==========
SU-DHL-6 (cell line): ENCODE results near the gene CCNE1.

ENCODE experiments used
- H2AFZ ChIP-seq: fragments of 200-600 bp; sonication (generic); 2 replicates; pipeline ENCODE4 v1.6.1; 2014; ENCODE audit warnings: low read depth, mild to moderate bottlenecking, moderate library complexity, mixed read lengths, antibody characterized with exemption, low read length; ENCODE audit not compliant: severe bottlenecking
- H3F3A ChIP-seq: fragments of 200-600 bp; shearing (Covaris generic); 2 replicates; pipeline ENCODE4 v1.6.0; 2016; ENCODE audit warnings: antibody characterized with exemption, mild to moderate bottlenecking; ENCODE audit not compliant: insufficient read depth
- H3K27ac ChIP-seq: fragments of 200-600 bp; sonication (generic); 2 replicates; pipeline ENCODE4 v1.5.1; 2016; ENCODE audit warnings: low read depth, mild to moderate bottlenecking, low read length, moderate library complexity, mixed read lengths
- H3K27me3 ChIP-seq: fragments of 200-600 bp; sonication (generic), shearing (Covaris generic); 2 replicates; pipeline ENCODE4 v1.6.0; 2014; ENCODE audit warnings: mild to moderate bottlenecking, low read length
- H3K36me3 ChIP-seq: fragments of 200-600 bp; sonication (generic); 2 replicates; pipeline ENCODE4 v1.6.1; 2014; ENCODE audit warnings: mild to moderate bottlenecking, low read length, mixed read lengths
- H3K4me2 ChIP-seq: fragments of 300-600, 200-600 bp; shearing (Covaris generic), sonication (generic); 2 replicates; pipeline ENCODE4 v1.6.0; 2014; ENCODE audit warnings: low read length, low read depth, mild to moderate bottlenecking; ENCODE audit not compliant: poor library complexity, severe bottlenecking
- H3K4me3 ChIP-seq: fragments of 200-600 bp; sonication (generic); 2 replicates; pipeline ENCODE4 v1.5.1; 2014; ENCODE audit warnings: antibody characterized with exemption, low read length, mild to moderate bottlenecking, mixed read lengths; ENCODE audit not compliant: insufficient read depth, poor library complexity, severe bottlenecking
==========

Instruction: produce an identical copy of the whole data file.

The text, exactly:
SU-DHL-6 (cell line): ENCODE results near the gene CCNE1.

ENCODE experiments used
- H2AFZ ChIP-seq: fragments of 200-600 bp; sonication (generic); 2 replicates; pipeline ENCODE4 v1.6.1; 2014; ENCODE audit warnings: low read depth, mild to moderate bottlenecking, moderate library complexity, mixed read lengths, antibody characterized with exemption, low read length; ENCODE audit not compliant: severe bottlenecking
- H3F3A ChIP-seq: fragments of 200-600 bp; shearing (Covaris generic); 2 replicates; pipeline ENCODE4 v1.6.0; 2016; ENCODE audit warnings: antibody characterized with exemption, mild to moderate bottlenecking; ENCODE audit not compliant: insufficient read depth
- H3K27ac ChIP-seq: fragments of 200-600 bp; sonication (generic); 2 replicates; pipeline ENCODE4 v1.5.1; 2016; ENCODE audit warnings: low read depth, mild to moderate bottlenecking, low read length, moderate library complexity, mixed read lengths
- H3K27me3 ChIP-seq: fragments of 200-600 bp; sonication (generic), shearing (Covaris generic); 2 replicates; pipeline ENCODE4 v1.6.0; 2014; ENCODE audit warnings: mild to moderate bottlenecking, low read length
- H3K36me3 ChIP-seq: fragments of 200-600 bp; sonication (generic); 2 replicates; pipeline ENCODE4 v1.6.1; 2014; ENCODE audit warnings: mild to moderate bottlenecking, low read length, mixed read lengths
- H3K4me2 ChIP-seq: fragments of 300-600, 200-600 bp; shearing (Covaris generic), sonication (generic); 2 replicates; pipeline ENCODE4 v1.6.0; 2014; ENCODE audit warnings: low read length, low read depth, mild to moderate bottlenecking; ENCODE audit not compliant: poor library complexity, severe bottlenecking
- H3K4me3 ChIP-seq: fragments of 200-600 bp; sonication (generic); 2 replicates; pipeline ENCODE4 v1.5.1; 2014; ENCODE audit warnings: antibody characterized with exemption, low read length, mild to moderate bottlenecking, mixed read lengths; ENCODE audit not compliant: insufficient read depth, poor library complexity, severe bottlenecking